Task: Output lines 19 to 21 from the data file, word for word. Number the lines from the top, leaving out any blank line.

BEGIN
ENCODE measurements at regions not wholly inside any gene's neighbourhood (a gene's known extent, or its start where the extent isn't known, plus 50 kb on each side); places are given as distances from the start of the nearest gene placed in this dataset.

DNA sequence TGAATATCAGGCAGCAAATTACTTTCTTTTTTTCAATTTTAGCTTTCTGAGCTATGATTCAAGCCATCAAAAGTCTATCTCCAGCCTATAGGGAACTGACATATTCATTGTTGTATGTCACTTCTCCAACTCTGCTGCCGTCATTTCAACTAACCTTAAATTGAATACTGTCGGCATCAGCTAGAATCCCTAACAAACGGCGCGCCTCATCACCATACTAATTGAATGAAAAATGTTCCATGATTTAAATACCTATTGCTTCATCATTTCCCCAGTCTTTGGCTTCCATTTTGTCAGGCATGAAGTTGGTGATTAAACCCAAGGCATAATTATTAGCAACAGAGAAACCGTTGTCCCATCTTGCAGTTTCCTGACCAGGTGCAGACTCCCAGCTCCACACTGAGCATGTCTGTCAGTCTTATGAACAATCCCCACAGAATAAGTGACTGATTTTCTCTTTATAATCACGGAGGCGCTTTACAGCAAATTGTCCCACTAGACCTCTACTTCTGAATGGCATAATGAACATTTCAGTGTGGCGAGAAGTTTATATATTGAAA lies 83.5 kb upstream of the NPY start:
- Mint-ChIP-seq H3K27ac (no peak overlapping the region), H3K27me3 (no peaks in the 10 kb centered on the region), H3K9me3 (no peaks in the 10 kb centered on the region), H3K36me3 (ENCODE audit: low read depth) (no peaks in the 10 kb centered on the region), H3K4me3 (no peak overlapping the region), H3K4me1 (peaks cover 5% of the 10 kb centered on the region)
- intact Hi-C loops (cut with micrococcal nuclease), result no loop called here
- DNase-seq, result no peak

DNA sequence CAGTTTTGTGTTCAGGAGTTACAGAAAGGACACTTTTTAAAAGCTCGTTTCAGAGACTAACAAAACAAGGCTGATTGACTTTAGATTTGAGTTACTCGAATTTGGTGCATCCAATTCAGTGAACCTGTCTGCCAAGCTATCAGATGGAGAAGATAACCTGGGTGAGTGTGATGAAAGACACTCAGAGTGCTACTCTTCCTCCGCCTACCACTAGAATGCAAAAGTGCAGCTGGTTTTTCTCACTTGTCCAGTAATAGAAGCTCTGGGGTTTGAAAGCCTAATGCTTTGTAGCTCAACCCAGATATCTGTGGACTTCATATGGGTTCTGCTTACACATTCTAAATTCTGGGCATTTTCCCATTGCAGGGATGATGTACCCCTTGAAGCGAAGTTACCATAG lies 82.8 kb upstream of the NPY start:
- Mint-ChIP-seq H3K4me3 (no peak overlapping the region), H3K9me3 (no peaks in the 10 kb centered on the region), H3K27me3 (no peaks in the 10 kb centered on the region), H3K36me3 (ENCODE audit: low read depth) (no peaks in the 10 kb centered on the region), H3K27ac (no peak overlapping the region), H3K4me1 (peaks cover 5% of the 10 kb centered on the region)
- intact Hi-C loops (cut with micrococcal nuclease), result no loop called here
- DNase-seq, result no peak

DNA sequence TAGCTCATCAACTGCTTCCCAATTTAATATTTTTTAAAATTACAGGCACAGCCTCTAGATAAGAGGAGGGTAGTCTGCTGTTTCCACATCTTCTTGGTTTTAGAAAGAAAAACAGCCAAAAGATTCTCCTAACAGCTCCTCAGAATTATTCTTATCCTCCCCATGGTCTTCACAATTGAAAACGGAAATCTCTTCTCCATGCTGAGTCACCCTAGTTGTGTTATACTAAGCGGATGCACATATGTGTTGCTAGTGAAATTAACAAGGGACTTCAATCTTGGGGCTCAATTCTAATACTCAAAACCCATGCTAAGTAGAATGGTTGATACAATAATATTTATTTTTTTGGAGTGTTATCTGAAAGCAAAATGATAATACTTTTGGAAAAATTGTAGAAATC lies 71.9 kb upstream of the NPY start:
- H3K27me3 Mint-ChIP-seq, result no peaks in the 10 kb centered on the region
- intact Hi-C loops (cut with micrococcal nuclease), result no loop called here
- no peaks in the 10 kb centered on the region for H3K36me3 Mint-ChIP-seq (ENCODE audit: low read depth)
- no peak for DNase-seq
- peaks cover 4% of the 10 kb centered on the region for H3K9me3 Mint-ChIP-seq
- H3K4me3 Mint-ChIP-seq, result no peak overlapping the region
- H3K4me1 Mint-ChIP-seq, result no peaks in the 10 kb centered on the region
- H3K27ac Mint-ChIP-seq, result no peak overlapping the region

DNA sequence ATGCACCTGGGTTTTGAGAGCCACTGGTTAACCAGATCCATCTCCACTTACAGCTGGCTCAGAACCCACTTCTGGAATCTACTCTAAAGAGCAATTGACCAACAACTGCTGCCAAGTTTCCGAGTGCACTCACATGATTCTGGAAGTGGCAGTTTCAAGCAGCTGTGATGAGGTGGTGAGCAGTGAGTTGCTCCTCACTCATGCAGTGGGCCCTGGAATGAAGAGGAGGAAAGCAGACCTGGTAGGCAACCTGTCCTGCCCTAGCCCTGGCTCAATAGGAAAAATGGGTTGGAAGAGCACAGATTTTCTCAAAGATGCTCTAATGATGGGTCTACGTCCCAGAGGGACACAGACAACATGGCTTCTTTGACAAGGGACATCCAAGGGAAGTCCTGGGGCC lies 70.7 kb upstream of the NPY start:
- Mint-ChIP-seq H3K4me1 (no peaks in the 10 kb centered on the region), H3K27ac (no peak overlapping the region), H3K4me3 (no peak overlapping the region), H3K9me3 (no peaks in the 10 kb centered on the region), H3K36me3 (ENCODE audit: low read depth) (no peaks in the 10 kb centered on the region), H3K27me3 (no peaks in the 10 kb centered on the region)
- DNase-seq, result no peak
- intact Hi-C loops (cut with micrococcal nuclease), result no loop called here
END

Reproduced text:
DNA sequence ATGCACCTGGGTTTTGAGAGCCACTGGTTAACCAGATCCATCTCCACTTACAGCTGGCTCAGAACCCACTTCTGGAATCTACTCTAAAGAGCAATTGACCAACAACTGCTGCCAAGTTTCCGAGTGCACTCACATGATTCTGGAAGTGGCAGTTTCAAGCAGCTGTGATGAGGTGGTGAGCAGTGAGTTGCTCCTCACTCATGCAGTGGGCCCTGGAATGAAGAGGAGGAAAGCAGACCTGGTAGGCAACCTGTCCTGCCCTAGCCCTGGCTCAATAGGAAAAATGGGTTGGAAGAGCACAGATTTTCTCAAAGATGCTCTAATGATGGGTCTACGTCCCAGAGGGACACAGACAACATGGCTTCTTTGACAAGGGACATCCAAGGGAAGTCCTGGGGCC lies 70.7 kb upstream of the NPY start:
- Mint-ChIP-seq H3K4me1 (no peaks in the 10 kb centered on the region), H3K27ac (no peak overlapping the region), H3K4me3 (no peak overlapping the region), H3K9me3 (no peaks in the 10 kb centered on the region), H3K36me3 (ENCODE audit: low read depth) (no peaks in the 10 kb centered on the region), H3K27me3 (no peaks in the 10 kb centered on the region)
- DNase-seq, result no peak